By: Peter Thomison OSU Extension

Last week, I received reports of several ear oddities showing up in corn fields including the following:

Shortened husk leaves with normal ears protruding beyond the husks

Most corn fields have a few ears with exposed tips. In extreme situations, a high proportion of ears outgrow husks by 1/3 to 1/2. According to Aldrich et al., 1986, Modern Corn Production, observed this where “… extreme [drought] prevailed during the time of ear set with abundant rainfall and good growing conditions thereafter.”

With corn at so many different stages of growth in Ohio this year, it is likely that some corn was subject to heat and drought earlier in the season during husk formation followed by cooler and wetter conditions. Ears protruding beyond the husks are likely to be more susceptible to bird and insect damage followed by molds that may produce mycotoxins. It is advisable to harvest earlier and dry corn down to minimize these potential problems. Avoid hybrids prone to ear tip exposure. However, ear tip exposure problems may be more the result of environmental conditions or an interaction of a particular hybrid with environment than genetics per se.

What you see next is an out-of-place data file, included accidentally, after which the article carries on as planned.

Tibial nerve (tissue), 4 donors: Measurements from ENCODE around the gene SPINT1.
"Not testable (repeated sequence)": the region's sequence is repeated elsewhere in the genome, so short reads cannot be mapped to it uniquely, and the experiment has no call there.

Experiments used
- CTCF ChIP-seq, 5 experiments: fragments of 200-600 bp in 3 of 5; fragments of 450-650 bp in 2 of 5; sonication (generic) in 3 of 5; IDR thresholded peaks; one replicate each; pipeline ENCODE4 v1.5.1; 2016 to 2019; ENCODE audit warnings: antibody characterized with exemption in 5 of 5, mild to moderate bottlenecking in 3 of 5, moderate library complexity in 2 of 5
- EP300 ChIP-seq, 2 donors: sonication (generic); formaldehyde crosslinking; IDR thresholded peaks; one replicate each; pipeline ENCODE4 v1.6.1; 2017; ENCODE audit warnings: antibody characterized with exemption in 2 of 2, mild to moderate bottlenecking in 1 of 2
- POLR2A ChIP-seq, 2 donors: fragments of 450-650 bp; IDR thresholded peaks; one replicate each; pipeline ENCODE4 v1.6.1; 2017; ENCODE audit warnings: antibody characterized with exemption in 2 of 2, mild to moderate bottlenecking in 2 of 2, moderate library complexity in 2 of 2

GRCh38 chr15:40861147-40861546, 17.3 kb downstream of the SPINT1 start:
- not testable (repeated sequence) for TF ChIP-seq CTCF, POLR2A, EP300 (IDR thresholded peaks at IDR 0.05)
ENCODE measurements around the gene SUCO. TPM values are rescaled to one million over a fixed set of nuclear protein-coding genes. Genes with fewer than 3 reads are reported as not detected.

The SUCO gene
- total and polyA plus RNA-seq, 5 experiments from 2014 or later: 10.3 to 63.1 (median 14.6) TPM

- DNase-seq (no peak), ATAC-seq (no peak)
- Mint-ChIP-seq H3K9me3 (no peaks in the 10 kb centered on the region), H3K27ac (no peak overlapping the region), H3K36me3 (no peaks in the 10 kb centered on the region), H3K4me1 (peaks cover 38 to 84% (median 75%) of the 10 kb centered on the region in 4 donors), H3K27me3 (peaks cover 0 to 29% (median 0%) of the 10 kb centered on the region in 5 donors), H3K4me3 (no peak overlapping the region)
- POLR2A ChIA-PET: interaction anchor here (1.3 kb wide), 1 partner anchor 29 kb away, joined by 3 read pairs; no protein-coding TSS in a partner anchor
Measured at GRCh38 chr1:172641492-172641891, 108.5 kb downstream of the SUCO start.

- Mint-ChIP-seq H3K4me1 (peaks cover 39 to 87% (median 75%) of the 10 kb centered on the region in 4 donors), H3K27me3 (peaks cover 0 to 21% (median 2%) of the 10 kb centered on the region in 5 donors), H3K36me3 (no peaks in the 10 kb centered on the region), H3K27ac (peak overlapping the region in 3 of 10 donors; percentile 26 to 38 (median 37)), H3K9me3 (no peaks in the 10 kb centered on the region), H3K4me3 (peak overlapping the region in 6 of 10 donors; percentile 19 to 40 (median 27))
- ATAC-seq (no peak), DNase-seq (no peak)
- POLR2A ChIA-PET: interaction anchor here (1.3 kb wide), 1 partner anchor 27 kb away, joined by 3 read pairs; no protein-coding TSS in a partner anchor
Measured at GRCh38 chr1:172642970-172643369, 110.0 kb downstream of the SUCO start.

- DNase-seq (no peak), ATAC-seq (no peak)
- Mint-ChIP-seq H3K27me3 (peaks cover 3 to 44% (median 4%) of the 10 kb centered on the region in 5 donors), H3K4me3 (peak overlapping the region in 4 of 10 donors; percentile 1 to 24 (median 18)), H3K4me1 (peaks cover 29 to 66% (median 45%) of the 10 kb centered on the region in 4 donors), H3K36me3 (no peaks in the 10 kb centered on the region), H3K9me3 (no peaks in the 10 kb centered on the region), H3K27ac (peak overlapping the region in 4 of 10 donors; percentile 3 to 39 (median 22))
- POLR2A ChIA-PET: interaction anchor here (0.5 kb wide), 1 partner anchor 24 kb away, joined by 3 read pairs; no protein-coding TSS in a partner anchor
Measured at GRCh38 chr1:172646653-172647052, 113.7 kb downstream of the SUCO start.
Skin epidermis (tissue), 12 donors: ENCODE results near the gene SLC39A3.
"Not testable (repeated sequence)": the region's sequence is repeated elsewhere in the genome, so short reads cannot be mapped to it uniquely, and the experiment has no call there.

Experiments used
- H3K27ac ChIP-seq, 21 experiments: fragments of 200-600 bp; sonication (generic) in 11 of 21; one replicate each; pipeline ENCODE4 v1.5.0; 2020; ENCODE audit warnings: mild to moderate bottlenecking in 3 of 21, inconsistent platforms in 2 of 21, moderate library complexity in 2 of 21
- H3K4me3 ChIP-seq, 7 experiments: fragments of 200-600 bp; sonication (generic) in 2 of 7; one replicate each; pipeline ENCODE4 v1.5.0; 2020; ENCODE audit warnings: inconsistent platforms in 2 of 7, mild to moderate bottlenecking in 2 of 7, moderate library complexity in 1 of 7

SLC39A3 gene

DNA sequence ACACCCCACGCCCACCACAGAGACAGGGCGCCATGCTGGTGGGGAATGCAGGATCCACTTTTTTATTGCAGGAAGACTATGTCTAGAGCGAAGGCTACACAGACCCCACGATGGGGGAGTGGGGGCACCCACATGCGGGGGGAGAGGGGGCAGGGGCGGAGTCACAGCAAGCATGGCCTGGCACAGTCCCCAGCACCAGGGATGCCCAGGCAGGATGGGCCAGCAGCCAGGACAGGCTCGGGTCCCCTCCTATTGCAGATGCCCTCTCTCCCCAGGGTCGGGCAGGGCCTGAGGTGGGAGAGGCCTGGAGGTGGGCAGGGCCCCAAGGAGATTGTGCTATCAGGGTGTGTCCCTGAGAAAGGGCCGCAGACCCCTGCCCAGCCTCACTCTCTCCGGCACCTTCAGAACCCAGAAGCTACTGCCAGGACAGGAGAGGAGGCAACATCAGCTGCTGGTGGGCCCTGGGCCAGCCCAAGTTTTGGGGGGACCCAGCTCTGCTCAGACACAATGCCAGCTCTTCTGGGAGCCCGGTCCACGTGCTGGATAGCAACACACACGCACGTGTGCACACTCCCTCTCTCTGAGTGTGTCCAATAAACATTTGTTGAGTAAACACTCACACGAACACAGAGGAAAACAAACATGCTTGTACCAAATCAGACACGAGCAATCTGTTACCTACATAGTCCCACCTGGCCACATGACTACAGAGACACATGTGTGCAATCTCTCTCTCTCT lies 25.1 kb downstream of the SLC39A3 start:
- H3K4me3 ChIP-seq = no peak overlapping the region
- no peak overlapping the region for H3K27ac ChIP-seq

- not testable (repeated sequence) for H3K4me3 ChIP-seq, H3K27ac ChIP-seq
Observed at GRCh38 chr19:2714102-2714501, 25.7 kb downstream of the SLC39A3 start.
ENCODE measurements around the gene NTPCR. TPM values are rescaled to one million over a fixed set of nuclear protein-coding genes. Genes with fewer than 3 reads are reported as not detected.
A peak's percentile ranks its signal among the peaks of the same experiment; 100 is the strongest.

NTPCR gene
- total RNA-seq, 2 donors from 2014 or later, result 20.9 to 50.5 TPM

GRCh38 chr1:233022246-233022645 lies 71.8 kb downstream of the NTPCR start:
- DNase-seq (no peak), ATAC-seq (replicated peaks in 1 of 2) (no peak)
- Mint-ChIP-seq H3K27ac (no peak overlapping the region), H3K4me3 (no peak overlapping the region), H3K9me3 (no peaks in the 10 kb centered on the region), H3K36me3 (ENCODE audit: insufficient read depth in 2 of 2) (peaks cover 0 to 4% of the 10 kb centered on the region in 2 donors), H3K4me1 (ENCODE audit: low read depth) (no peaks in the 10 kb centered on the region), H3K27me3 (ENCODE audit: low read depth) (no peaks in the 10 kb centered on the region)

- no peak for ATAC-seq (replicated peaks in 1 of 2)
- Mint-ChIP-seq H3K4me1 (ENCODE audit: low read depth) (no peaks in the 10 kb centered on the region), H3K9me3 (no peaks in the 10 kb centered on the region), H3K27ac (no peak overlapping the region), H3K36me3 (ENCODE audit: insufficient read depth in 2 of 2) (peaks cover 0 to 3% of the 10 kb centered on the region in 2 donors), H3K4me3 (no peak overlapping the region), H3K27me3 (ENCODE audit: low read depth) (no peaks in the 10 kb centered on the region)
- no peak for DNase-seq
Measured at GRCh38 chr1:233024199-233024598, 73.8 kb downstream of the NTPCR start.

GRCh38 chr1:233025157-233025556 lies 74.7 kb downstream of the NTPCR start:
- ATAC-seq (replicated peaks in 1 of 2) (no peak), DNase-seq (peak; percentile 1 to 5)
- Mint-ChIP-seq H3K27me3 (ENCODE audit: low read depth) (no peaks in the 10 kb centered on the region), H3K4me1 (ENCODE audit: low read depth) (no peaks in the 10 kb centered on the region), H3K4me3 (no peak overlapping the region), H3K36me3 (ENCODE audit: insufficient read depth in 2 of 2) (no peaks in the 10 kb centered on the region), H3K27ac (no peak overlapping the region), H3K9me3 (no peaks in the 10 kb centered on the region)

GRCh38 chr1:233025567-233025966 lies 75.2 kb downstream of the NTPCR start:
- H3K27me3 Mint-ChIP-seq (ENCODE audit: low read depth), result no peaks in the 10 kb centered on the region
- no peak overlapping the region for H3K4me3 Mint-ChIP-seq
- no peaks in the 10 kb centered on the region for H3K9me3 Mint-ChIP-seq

Fig. 1. Ears with exposed ear tips at maturity.


“Barbell” or “Dumbbell” Ears

Barbell ears (Fig. 2) are characterized by kernel formation at the base and tip of the ear but absent from the middle of the ear.

The barbell ears I have heard about this year were observed in sweet corn fields. Barbell ears have been associated with chilling injury during ear formation and seem to be more common in certain sweet corn genetic backgrounds. Some agronomists have suggested that low temperatures disrupt normal kernel development resulting in anomalous ear growth.